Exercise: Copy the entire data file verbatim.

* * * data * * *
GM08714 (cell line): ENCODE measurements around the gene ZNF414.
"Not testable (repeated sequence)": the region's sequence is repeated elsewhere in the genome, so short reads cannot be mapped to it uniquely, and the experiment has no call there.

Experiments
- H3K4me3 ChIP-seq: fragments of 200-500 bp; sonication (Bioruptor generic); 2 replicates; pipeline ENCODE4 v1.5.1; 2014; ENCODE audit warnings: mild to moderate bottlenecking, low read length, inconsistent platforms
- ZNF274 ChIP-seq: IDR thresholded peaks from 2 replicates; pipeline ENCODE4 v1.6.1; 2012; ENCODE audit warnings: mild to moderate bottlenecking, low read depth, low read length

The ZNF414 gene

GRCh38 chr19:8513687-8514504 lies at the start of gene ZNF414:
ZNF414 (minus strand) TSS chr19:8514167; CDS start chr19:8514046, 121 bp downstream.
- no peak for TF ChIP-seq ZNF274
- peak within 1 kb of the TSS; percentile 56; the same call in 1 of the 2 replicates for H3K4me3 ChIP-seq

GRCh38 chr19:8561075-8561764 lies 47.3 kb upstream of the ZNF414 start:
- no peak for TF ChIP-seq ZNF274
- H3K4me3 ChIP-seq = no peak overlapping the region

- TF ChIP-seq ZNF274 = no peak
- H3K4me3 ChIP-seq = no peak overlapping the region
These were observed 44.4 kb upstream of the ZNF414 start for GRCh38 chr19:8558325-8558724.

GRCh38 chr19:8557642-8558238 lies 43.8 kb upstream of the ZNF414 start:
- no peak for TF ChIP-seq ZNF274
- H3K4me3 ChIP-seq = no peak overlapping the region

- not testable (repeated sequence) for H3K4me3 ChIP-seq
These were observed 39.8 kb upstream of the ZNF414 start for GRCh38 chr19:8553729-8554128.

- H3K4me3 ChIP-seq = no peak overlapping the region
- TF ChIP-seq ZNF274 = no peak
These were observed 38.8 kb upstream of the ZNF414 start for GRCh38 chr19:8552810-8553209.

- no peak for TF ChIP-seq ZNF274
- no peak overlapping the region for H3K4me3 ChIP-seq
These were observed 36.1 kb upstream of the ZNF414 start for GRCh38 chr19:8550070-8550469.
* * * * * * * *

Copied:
GM08714 (cell line): ENCODE measurements around the gene ZNF414.
"Not testable (repeated sequence)": the region's sequence is repeated elsewhere in the genome, so short reads cannot be mapped to it uniquely, and the experiment has no call there.

Experiments
- H3K4me3 ChIP-seq: fragments of 200-500 bp; sonication (Bioruptor generic); 2 replicates; pipeline ENCODE4 v1.5.1; 2014; ENCODE audit warnings: mild to moderate bottlenecking, low read length, inconsistent platforms
- ZNF274 ChIP-seq: IDR thresholded peaks from 2 replicates; pipeline ENCODE4 v1.6.1; 2012; ENCODE audit warnings: mild to moderate bottlenecking, low read depth, low read length

The ZNF414 gene

GRCh38 chr19:8513687-8514504 lies at the start of gene ZNF414:
ZNF414 (minus strand) TSS chr19:8514167; CDS start chr19:8514046, 121 bp downstream.
- no peak for TF ChIP-seq ZNF274
- peak within 1 kb of the TSS; percentile 56; the same call in 1 of the 2 replicates for H3K4me3 ChIP-seq

GRCh38 chr19:8561075-8561764 lies 47.3 kb upstream of the ZNF414 start:
- no peak for TF ChIP-seq ZNF274
- H3K4me3 ChIP-seq = no peak overlapping the region

- TF ChIP-seq ZNF274 = no peak
- H3K4me3 ChIP-seq = no peak overlapping the region
These were observed 44.4 kb upstream of the ZNF414 start for GRCh38 chr19:8558325-8558724.

GRCh38 chr19:8557642-8558238 lies 43.8 kb upstream of the ZNF414 start:
- no peak for TF ChIP-seq ZNF274
- H3K4me3 ChIP-seq = no peak overlapping the region

- not testable (repeated sequence) for H3K4me3 ChIP-seq
These were observed 39.8 kb upstream of the ZNF414 start for GRCh38 chr19:8553729-8554128.

- H3K4me3 ChIP-seq = no peak overlapping the region
- TF ChIP-seq ZNF274 = no peak
These were observed 38.8 kb upstream of the ZNF414 start for GRCh38 chr19:8552810-8553209.

- no peak for TF ChIP-seq ZNF274
- no peak overlapping the region for H3K4me3 ChIP-seq
These were observed 36.1 kb upstream of the ZNF414 start for GRCh38 chr19:8550070-8550469.